On telling the truth if you’re an expert

Last week I wrote about integrity as a productivity hack.

My friend and Thought Leaders founder, Matt, said that he thought I was being a little cunning sneaking integrity under the radar as a productivity hack. He’s right – integrity is a much bigger conversation than something to hack productivity (although I stand by what I wrote – it’s also the most important muscle to work on if you want to get more productive).

I think if you’re an expert running a thought leader’s practice, your integrity is also a critical part of your brand and your positioning. It might be different in a business (although probably not) where you can afford to burn people. In a practice you are the brand, and if I don’t trust you, it’s game over.

A couple of weeks ago I got an email with this subject:

“A personal invitation to YOU!”. It was from someone I knew … and a personal invitation for ME! with capitals and an exclamation mark! (although I have to say, I was a little suspicious … I’m pretty sure if it was a personal invitation just for me, you wouldn’t have to shout it in the subject line).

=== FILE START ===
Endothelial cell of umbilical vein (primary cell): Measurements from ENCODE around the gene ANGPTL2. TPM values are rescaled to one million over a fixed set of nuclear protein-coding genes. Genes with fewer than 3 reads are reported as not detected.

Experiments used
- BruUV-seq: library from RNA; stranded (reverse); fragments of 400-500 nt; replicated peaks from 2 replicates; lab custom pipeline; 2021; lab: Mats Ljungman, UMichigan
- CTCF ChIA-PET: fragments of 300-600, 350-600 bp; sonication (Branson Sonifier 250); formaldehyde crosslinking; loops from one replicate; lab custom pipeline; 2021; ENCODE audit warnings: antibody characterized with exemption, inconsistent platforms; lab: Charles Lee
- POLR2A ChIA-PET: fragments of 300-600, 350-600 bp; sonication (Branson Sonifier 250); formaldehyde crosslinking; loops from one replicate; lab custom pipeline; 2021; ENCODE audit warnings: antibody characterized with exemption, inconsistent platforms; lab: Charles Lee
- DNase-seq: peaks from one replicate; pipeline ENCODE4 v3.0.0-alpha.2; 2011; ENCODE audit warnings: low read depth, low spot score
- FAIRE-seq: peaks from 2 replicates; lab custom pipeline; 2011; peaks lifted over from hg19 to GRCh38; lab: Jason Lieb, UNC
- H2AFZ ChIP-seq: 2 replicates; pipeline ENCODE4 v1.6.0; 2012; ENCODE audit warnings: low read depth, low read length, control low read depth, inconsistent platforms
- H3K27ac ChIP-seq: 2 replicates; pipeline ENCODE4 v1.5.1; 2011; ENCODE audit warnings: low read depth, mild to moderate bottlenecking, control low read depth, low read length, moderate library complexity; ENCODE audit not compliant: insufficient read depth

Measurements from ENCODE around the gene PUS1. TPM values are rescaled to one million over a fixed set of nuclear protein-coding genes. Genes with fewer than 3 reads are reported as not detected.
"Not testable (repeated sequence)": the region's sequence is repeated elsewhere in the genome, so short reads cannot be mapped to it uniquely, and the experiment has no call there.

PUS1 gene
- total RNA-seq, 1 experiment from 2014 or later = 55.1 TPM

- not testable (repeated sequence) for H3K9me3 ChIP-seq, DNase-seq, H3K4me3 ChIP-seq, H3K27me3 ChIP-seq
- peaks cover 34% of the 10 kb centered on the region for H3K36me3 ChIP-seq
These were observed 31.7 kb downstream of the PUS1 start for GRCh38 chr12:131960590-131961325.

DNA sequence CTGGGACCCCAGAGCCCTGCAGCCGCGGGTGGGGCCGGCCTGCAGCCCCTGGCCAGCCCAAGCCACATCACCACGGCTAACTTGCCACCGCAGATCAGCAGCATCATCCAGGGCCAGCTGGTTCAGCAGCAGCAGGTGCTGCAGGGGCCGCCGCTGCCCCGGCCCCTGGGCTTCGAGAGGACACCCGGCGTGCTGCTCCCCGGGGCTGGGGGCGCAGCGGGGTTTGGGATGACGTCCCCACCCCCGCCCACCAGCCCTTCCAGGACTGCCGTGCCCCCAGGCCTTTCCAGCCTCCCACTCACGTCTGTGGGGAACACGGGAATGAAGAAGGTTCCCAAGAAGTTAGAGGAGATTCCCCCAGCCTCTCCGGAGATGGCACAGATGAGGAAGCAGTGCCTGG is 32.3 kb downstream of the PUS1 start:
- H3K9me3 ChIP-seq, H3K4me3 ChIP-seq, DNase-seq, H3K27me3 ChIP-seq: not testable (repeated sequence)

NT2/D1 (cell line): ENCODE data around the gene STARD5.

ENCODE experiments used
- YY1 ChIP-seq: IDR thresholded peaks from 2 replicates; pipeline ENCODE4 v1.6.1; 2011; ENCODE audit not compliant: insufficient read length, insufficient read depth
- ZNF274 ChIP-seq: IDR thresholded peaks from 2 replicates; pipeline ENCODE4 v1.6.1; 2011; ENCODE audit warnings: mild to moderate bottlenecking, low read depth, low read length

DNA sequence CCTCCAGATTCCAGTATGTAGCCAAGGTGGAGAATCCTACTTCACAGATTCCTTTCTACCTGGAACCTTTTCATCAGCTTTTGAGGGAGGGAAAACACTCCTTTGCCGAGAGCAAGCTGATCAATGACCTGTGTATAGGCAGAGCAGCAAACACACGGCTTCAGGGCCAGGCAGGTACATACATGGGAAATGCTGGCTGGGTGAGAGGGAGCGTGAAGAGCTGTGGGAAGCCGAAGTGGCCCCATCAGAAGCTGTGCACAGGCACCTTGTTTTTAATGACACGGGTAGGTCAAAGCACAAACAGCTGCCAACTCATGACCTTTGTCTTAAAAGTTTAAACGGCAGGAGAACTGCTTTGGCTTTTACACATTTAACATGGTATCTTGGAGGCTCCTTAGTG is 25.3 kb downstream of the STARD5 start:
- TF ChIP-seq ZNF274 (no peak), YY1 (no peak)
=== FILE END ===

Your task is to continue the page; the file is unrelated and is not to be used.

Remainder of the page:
Still, I opened the email to find out that the sender was “super excited” to invite me to a “Group Coaching and Webinar series for women leaders.”

Now I don’t want to get into gender politics, and I definitely don’t want to stereotype gender identity … but I’m still pretty sure that it actually wasn’t a personal invitation for me after all. And that the subject was just click bait to get me to open the email.

In other words, a lie. And I think in a practice that’s not commercially smart.

If you want to be an expert, a thought leader, a trusted advisor … and you want to sell that, the most important thing you have is trust. And of course, the key to building trust is to act with integrity.